• Technical assistance and communications. The HRA project manager delivered eight regional facilitator trainings to 99 local health agency staff across West Virginia. Each facilitator was given a binder and CD with supplementary materials (ie, a template press release, an FAQ, a list of data sources on hazard probability; a list of suggested workshop participants, a workshop planning checklist, a participant guide to the HRA, and a PowerPoint presentation) to assist with his/her process. The CTP also developed and distributed a report for each county using the county's assessment data, along with a resource and training guide for hazard planning and mitigation to complement the county report. This guide offered ideas for how to interpret assessment results and how to use the results in preparedness planning, exercise development, and partnership building. It also provided counties with hazard-specific and multi-hazard training resources, planning and exercise templates, and guidance.
  • Local engagement. More than 450 people participated in the local assessments. An average of eight people participated per county. Hospitals had the highest participation rate with 83% of counties reporting at least one hospital participating in their assessment process. Emergency management and 911 centers participated in 78% of counties; healthcare organizations participated in 53% of counties, and behavioral health centers were part of the process in 49% of counties.
  • Local benefit. During the evaluation process, 84% of local respondents (196 out of 233) agreed or strongly agreed that participation in the HRA process was valuable for their agencies, and 76% (168 out of 222) said that the HRA was useful for meeting and/or identifying new partners in their counties. Two local health departments stated that the HRA restarted their county Local Emergency Planning Committees, which had previously been inactive.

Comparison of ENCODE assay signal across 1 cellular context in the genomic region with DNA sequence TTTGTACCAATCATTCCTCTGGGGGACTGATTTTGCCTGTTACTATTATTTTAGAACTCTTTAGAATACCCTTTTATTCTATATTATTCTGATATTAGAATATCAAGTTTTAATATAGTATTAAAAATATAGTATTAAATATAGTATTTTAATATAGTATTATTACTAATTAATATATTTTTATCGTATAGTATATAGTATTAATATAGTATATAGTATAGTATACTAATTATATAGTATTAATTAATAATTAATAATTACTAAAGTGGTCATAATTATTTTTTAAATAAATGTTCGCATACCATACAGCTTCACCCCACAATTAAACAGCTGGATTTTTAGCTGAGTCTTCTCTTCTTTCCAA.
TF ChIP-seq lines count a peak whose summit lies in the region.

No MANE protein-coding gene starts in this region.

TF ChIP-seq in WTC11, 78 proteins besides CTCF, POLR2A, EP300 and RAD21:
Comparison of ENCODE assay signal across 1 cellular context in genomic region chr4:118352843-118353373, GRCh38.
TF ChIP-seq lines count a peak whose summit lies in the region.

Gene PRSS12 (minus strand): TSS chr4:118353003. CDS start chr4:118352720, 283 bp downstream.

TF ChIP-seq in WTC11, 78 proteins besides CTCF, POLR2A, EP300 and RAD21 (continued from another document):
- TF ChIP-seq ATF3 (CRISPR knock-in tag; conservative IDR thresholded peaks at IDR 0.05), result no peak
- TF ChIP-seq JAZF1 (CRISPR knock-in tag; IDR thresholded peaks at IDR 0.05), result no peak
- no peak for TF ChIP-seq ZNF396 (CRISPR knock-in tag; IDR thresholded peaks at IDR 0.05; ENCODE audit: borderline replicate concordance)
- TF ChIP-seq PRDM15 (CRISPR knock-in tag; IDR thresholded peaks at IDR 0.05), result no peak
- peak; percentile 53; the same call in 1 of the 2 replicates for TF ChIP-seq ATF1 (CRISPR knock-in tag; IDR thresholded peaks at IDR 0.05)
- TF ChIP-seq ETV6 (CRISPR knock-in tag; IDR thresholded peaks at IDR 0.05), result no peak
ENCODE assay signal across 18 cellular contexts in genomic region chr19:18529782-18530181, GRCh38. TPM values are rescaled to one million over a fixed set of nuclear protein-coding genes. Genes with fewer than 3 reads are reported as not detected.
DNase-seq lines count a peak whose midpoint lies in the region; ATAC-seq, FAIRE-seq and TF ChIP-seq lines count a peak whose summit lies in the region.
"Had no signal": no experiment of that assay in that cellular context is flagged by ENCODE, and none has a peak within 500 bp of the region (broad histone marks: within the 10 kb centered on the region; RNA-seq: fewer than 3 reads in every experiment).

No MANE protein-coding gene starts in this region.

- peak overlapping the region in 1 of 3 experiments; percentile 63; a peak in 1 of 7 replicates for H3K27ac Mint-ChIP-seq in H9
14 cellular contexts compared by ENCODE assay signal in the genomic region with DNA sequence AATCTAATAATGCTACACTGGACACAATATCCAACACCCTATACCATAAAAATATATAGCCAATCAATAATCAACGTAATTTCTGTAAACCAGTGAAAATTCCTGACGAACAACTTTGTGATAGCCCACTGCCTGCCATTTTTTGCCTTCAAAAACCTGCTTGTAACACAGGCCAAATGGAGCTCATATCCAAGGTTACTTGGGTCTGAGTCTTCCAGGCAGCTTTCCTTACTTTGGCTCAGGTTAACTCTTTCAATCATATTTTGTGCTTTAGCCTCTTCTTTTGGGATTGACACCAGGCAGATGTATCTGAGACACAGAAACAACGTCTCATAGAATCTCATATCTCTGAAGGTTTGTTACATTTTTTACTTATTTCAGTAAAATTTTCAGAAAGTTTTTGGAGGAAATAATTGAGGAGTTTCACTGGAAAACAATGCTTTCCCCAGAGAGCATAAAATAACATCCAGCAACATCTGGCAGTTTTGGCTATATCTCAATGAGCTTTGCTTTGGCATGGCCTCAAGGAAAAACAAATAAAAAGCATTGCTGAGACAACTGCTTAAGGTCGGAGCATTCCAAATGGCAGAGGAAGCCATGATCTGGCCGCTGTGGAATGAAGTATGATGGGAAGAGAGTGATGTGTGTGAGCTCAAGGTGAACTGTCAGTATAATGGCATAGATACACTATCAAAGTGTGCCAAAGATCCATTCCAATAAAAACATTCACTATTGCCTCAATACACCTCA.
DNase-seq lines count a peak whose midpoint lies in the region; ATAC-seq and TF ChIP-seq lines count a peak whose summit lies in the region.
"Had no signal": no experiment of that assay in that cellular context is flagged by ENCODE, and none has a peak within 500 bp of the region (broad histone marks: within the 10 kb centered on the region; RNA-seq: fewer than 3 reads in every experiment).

• Informed planning recommendations. The CTP project manager created an aggregate report from the results gathered from the 55 West Virginia counties, and, in consultation with preparedness leadership, developed recommendations for critical findings from the risk assessments. These recommendations are currently being implemented at the state level and were used to inform the CTP's funding applications for the 2013-14 and 2014-15 grant periods.

Noted limitations of West Virginia's HRA process include lack of data regarding hazard probability/impact and the tool's subjective nature. Strengths include engaging preparedness and health system partners at multiple levels, developing a dataset for state and local planning, and communicating to the public the status and needs of state and local health preparedness.